Brandt Dodson comes from a long line of police officers, spanning several generations.He was employed with the Indianapolis office of the FBI and served eight years as a United States Naval Reserve officer. He is a podiatrist and an elder in his church, a past President of the Indiana Podiatric Medical Association, and a recipient of the association’s highest honor, “The Theodore H. Clarke Lifetime Achievement Award”.
Tell us about your upcoming novels.
I recently signed a three book contract with Harvest House Publishers for a series of mystery novels which feature hardboiled PI Colton Parker. The first of these is:
Original Sin and is due out in March of ‘06.
The second is: Seventy Times Seven and is due out in August. The third will tentatively be titled: The Root of Evil and is due out in January of ‘07. The novels are set in Indianapolis and I draw heavily on my family’s background in law enforcement, spanning several decades.
Why a mystery?
I wrote what I like to read. I think that is sound advice for anyone.
Christianity and mystery novels have gone hand-in-hand for a long time. Mystery novelist Dorothy Sayers was a renowned theologian, and of course we have the mystery novels of G.K. Chesterton, Andrew Greeley and Ralph McInerny among others.
The mystery is a morality play. Good versus evil. And who better to establish the moral parameters of life, than the God who created it?
Tell us about your journey to publication. How long had you been writing before you got the call you had a contract, how you heard and what went through your head.
At the time Harvest House offered a contract, I had been writing off and on for close to twelve years. Like any writer, I spent most of that time collecting rejection slips. But as time passed, the rejections became less caustic and would often include an encouraging hand written note. Those were the dark days, so any encouragement went a long way in keeping the fires burning. But encouraging or not, they were still rejections.
After I wrote Original Sin I met my editor, Nick Harrison, at the Write To Publish conference in Wheaton, Illinois. Nick was a last minute replacement for another editor who was unable to attend.
One evening, during a critique session that Nick was facilitating, I had a chance to read part of Original Sin and Nick liked it. He asked if I could send the manuscript to him. A few weeks later, he told me he liked the book and wanted to take it before the Publisher’s Committee, who has the final say on what is published.
It was a few months before we heard anything, making it one of the longest periods in my life. When I did hear, Nick told me that the committee was tabling it with the intention of “taking another look” in a few months. He suggested that I write another in the series, to convince them that I was committed to the books.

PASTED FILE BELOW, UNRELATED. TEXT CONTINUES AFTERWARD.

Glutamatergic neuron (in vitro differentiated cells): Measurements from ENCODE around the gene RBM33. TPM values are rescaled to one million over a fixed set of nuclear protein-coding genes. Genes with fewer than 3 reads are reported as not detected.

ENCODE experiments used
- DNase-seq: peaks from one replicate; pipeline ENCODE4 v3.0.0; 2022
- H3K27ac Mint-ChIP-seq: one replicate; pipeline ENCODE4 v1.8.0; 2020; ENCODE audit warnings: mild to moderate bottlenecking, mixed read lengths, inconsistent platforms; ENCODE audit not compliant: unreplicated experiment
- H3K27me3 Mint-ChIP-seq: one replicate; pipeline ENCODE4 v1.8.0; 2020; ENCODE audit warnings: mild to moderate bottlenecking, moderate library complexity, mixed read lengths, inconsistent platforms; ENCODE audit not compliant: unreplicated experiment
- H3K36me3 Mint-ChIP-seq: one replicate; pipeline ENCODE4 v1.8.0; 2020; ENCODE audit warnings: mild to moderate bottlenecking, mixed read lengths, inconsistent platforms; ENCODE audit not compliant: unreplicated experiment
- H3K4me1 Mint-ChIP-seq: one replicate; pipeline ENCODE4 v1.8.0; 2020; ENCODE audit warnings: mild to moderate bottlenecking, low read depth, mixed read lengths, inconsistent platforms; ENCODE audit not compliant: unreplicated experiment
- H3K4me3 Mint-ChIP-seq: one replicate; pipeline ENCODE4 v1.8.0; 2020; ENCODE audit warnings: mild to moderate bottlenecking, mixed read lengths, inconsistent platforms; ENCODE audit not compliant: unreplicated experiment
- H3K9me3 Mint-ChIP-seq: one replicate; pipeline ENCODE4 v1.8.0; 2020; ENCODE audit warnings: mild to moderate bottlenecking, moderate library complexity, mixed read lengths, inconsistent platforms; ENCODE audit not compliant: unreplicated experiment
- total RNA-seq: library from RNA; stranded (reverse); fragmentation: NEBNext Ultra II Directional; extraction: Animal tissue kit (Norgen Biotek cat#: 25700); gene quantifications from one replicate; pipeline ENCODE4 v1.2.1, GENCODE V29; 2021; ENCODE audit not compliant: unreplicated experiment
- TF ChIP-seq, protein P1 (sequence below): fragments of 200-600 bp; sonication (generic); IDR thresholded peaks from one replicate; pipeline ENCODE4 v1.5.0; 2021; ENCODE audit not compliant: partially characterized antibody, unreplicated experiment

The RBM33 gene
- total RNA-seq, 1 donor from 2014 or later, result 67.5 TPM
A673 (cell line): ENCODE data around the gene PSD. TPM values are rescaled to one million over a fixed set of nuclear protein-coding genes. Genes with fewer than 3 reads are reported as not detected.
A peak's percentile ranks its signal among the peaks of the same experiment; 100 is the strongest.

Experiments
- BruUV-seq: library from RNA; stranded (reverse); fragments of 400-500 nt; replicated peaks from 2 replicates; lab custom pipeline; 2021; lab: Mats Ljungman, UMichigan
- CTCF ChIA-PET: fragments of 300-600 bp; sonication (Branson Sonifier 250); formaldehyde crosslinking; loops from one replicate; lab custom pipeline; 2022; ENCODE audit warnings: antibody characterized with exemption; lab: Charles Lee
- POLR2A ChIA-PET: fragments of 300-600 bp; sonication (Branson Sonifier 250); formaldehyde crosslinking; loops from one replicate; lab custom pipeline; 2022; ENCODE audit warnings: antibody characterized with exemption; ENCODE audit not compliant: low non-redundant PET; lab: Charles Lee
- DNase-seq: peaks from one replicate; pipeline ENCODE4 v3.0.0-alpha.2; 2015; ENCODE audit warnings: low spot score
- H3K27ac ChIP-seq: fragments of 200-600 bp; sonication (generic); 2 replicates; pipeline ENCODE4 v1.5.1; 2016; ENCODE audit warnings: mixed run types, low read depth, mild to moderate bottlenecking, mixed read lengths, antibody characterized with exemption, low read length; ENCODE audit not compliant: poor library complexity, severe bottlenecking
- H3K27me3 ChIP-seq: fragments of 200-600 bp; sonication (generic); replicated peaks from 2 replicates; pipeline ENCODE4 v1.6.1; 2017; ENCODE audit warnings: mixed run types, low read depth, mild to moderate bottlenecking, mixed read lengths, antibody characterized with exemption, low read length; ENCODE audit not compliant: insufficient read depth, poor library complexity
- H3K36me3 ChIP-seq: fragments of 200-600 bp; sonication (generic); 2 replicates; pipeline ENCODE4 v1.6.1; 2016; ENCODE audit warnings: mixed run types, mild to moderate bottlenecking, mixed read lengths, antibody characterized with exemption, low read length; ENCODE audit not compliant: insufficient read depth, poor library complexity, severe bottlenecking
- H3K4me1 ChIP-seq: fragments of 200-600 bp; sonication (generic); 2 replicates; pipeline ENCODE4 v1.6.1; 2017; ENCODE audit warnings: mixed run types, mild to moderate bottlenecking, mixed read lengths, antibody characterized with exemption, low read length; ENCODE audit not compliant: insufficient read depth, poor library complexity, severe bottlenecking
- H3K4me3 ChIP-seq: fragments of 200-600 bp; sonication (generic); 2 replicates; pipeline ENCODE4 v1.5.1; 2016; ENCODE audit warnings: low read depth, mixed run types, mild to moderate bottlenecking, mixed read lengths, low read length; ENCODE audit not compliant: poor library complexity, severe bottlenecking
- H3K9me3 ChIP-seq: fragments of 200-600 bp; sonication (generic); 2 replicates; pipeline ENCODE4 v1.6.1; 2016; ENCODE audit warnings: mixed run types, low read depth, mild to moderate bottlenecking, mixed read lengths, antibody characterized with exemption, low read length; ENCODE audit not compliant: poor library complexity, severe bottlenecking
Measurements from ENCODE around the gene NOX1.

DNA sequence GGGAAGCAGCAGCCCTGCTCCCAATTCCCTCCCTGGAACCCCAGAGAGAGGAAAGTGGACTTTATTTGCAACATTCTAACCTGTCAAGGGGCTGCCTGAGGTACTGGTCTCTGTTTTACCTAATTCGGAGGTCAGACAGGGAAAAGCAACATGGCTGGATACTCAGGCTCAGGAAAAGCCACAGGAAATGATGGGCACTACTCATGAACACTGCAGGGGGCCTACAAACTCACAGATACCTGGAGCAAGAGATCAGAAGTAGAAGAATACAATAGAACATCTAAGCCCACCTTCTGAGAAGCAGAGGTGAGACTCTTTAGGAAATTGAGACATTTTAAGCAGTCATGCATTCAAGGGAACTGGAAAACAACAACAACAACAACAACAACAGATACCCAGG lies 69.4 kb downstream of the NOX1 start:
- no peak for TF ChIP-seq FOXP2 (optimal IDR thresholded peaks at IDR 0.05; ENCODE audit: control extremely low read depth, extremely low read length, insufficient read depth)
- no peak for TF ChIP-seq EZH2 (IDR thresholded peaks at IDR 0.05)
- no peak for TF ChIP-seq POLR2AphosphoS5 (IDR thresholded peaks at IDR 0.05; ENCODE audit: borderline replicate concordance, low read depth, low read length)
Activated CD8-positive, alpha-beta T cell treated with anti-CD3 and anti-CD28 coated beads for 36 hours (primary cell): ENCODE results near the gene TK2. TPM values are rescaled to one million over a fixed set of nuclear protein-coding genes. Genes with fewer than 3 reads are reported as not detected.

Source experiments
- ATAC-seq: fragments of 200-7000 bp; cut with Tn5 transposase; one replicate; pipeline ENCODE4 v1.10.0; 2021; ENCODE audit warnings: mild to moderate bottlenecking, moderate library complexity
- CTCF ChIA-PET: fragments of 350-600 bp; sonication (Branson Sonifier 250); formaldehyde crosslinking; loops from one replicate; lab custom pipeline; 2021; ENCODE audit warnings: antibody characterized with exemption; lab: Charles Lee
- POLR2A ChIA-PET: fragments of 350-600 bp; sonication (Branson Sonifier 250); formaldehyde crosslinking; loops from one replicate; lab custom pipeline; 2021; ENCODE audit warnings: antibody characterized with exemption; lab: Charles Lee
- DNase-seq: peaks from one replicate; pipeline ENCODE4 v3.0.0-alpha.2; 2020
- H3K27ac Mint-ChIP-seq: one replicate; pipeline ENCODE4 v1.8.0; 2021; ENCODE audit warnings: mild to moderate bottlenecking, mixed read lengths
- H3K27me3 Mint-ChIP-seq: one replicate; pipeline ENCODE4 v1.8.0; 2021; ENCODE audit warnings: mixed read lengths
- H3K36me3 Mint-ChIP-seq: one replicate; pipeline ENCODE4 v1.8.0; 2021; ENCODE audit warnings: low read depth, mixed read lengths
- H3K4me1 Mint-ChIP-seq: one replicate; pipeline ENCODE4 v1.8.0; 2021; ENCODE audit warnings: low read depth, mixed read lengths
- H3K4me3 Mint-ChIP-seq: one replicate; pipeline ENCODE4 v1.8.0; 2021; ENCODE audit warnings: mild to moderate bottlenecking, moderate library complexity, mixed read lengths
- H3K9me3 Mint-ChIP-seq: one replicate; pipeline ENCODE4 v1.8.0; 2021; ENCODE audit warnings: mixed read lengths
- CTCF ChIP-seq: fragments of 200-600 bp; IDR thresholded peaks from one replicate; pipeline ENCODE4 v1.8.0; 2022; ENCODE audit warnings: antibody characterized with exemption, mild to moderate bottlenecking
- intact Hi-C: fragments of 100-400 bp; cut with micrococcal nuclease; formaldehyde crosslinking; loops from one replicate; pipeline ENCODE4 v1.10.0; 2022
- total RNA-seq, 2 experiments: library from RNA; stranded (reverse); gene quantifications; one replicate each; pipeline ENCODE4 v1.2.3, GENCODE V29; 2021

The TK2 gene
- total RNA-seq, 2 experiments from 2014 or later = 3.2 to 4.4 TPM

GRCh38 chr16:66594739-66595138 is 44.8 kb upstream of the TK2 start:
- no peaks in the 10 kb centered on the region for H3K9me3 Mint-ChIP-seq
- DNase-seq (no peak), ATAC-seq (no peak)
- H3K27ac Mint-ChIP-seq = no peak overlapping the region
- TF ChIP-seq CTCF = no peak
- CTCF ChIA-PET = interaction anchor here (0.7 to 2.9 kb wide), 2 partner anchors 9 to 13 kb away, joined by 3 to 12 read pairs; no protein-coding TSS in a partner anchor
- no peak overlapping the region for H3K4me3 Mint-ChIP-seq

I wrote the second novel (“Seventy Times Seven”) and sent that to him. Nick liked the second one as well, so both books went back to the committee.
The evening that I heard about the contract offer, I was walking across the campus of Wheaton College while attending the Write To Publish conference again, when my wife called. She told me that I had received an email from Nick and I asked her to read it. When she told me that Nick’s message said that I was being offered a three book contract, I could tell from her voice that she was as excited as I was.
It was surreal. Here I was, standing within a few feet of where I had stood the last time I had talked to Nick, almost a year to the day, receiving the best news anyone can receive who wants to write. And except for my wife, I had no one to tell! It was late evening and everyone had already gone home.
Going back to my room was out of the question, so I celebrated in the only way I could think of at the time. I went to McDonald’s, got a cheeseburger Happy Meal, and ate in my car.
Do you still experience self-doubts about your work?
Some. I’d be concerned if I didn’t.
Writing is a growing process. Each book, chapter, story, etc., should be more ambitious than the one before it. We should always be working toward pushing the envelope, and acquiring new skills while strengthening the old ones. That process is inevitably going to lead to some level of self-doubt. Do I have the skill for this? Can I pull this off?
The key, is to not let the doubt’s paralyze you.
What’s the best advice you’ve heard on writing/publication?
“Write, write, write.” There really is no other way to grow.
What’s the worst piece of writing advice you’ve heard?
“You need an agent.” You don’t.
What’s something you wish you’d known earlier that might have save you some time/frustration in the publishing business?
I wish someone had told me of the value of a good writer’s conference. The benefits are incalculable. There’s no better way to learn new skills, meet editors and build relationships with other writers.
Do you have a scripture or quote that has been speaking to you lately?
Psalm 37:5 “Commit thy way unto the Lord; trust also in him; and he shall bring it to pass.”
This verse is good advice. Commit everything to the Lord - with faith - and He will do the rest.
Is there a particularly difficult set back that you’ve gone through in your writing career you are willing to share?
I haven’t had any major set backs. I suspect that if I am blessed to be able to do this for the rest of my life, I will probably run into snags somewhere along the line, but none so far.
What are a few of your favorite books?
I’d have to begin with Psalms. I can’t think of any book that has been written to date, that speaks so clearly to so many, on the basic fundamentals of life. David experienced it all, every height and every depth. His praise is our praise. His pain is our pain. And he can write to the human condition - and our need for God - like no one else has.
In terms of fiction, “The Maltese Falcon” by Dashiel Hammet, most anything by Raymond Chandler, Robert Crais, Robert Parker, Ross MacDonald, Mickey Spillane, Tom Clancy, Dean Koontz and Jerry Jenkins (pre and post “Left Behind”).